I’m excited to share that the “Stories Matter” E-book was launched at Female Wave of Change’s (FWoC) Global Conference on September 26th.  This is a collection of stories contributed by women and men from all over the world: “stories of hope, of resilience, of courage, vulnerability and wisdom.”  

I invite you to read this inspiring and insightful collection as a complimentary gift at: http://bit.ly/FWoCStoryBookhttps://drive.google.com/file/d/1_mom2HTs2RR6Ytrsn2zrI9CZx8u2PC5o/view

My contribution begins on page 50.

I invite you to share in the comments below one of your favorite stories in the FWoC e-book or a book or story that you have previously read, and why it matters to you.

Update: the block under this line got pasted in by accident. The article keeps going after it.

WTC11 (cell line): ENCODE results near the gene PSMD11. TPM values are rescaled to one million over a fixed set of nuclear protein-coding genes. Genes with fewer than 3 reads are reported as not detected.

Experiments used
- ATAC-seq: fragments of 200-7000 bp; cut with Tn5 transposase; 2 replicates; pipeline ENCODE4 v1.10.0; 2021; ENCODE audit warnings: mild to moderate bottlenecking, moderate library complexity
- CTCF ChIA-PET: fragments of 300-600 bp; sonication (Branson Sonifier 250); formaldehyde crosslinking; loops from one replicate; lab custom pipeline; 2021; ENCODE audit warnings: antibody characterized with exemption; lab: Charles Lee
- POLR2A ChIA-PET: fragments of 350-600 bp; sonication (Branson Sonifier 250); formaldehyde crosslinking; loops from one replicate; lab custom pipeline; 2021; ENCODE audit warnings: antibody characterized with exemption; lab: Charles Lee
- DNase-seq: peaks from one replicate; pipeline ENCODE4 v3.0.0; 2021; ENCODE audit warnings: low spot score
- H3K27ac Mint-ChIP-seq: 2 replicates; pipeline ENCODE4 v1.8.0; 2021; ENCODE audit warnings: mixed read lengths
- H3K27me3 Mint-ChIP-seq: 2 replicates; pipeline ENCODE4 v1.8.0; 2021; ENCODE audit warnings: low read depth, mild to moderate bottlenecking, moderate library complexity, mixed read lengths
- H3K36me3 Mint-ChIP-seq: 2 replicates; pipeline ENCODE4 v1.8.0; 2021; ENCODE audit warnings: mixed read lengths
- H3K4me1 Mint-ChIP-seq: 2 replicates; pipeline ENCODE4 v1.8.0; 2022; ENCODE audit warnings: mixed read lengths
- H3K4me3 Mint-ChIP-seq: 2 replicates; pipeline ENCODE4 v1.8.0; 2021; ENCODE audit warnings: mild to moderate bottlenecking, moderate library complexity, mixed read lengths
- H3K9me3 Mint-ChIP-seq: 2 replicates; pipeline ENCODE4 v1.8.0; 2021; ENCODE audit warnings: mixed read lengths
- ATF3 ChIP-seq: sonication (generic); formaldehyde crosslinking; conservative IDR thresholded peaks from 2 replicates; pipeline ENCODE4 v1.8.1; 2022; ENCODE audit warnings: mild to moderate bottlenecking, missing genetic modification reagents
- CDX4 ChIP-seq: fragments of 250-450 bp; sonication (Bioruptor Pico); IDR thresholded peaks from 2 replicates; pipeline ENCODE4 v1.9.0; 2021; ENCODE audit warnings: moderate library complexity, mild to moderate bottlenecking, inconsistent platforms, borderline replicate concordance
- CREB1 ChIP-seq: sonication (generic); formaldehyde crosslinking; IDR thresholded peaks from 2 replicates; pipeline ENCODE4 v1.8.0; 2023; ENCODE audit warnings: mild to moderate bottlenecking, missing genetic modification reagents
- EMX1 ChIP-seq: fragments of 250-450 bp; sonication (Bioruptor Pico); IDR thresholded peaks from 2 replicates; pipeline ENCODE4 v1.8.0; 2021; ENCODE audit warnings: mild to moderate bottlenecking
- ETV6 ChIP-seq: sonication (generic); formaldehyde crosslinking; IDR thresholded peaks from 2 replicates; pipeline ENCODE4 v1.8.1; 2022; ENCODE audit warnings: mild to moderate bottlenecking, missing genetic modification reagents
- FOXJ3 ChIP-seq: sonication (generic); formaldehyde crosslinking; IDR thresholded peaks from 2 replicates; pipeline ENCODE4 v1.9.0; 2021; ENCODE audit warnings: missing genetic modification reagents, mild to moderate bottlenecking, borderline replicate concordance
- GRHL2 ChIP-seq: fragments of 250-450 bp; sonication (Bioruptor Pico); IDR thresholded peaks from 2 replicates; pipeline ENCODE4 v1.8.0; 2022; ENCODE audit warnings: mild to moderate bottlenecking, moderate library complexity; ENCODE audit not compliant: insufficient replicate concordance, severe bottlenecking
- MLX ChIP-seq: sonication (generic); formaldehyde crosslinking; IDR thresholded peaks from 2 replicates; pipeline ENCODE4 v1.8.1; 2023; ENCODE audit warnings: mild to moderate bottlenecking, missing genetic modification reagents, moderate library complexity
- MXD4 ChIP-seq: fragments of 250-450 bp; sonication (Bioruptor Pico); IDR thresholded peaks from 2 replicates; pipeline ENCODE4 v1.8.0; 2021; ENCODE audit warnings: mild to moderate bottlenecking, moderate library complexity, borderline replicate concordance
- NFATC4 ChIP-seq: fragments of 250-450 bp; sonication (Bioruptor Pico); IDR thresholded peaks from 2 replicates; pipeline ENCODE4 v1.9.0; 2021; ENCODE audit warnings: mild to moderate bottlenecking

The Importance of Play and Laughter for Leaders & Changemakers: How to Connect with Your Inner Child

The Importance of Play and Laughter for Leaders & Changemakers: How to Connect with Your Inner Child

Due to the uncertain and stressful times we are currently living in, and also because of research I’ve recently read on the importance of a “playful frame of mind” as we evolve as authentic leaders[1], I decided to resurrect and share an article I wrote three years ago[2]. …

Many of us learn that after a certain age, it is not appropriate to play. We get messages that we need to become serious and act like an adult. More and more research has shown how important play and laughter are for health and wellness throughout our lives.

You may have heard that laughter is the best medicine. When we laugh, we release endorphins and encourage energy to move throughout our body. In the words of Candace Pert, a neuroscientist and pharmacologist who has spent much of her scientific life studying the mind-body link: